Schools typically have one headmaster but in Nkenkan D.A primary and JHS in the Aowin Municipality of the Western-North Region, there are two – Felicia Takyi and the rain.

Each year, Mrs Takyi runs the school for some seven months and the other headmaster – the merciless rains – takes over the rest of the season.

“When it rains, we have to close, we can’t teach anything,” she spoke of the tyrannical weather.

This is because the school is under a tree.

The blackboard is crucified between the two trunks and the students, over a dozen, who have to constantly divide their concentration between the teacher and the distractions from passers-by.

“Anything passing by the students’ attention will be drawn to that particular thing,” a teacher told JoyNews.

These pupils are being taught to compete with elite systems of education in big cities for a place in secondary school, for a place in future – a place in a knowledge-based, skill-driven globalised world.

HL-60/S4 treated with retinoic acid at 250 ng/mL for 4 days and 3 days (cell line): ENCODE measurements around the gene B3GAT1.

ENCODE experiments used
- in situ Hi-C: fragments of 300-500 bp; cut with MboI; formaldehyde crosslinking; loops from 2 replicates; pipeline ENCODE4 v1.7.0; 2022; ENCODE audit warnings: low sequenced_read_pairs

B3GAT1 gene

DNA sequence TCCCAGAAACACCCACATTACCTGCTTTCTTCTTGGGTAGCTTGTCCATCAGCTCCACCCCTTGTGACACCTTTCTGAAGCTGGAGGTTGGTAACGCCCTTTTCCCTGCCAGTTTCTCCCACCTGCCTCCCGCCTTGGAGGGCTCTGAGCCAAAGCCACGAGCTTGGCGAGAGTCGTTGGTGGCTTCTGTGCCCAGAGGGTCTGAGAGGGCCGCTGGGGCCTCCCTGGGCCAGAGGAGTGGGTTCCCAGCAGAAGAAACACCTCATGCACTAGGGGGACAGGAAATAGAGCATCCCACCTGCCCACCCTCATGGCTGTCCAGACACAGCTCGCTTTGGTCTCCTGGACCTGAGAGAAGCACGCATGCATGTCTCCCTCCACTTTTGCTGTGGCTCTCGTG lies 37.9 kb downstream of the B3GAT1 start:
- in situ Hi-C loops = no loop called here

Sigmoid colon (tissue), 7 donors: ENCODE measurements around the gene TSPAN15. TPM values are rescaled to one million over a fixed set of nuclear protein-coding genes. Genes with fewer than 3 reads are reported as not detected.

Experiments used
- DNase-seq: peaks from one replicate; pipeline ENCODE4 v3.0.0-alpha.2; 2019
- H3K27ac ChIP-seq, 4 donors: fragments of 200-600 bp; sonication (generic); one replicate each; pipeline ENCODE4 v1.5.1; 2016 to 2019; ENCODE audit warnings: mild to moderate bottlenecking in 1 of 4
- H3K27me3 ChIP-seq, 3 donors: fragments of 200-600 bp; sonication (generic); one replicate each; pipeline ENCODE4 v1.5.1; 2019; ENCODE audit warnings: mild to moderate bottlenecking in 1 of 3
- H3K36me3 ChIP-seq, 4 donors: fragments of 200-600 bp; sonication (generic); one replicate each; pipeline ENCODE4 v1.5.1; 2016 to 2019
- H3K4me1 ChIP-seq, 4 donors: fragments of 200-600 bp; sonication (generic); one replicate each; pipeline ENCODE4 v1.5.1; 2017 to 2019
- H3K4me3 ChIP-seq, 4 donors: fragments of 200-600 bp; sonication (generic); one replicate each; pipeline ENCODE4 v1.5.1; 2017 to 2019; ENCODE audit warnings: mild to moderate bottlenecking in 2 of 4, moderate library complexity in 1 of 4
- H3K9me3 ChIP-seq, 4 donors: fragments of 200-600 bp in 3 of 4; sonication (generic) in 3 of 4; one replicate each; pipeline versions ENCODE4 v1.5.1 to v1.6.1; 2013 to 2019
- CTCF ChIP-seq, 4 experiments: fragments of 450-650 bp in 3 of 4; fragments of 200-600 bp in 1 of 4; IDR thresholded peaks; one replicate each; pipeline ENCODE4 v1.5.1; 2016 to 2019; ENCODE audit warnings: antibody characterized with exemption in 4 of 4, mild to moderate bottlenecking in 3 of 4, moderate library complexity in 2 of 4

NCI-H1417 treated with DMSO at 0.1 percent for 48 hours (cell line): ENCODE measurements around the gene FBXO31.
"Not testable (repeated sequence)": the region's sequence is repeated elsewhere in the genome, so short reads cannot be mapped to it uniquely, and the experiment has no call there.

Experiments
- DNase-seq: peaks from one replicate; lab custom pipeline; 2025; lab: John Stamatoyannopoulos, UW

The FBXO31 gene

Today, I joined the ICT class. It can easily pass as a kindergarten drawing session.

The teacher draws and shades a mouse, challenging the imagination of the students to make what they think of it.

In big cities where electronic waste chokes the environment, these pupils do not even have the benefit of a broken-down computer system as an aid.

In this farming community, the students may easily identify a hoe is. But identifying a CPU may be too much to ask from Aowin.

“I feel sad,” a Primary 4 pupil told JoyNews.

He strings his English sentences together carefully, even cautiously until after a few stutters. He switched to the local Fante language to help him make his point faster and better. It did.

It didn’t use to be this way. A few meters away, a school block sits inglorious, in ruins.  The roof is irredeemably perforated to live up to its task of shielding the pupils from bad weather.

The once cemented floors are now dug-outs and receptacles for small pools when it rains. Crevices in the walls are home for geckos, insects and the doorway have no door.

“Yesterday were we here. We saw a scorpion. It came to our class,” she said.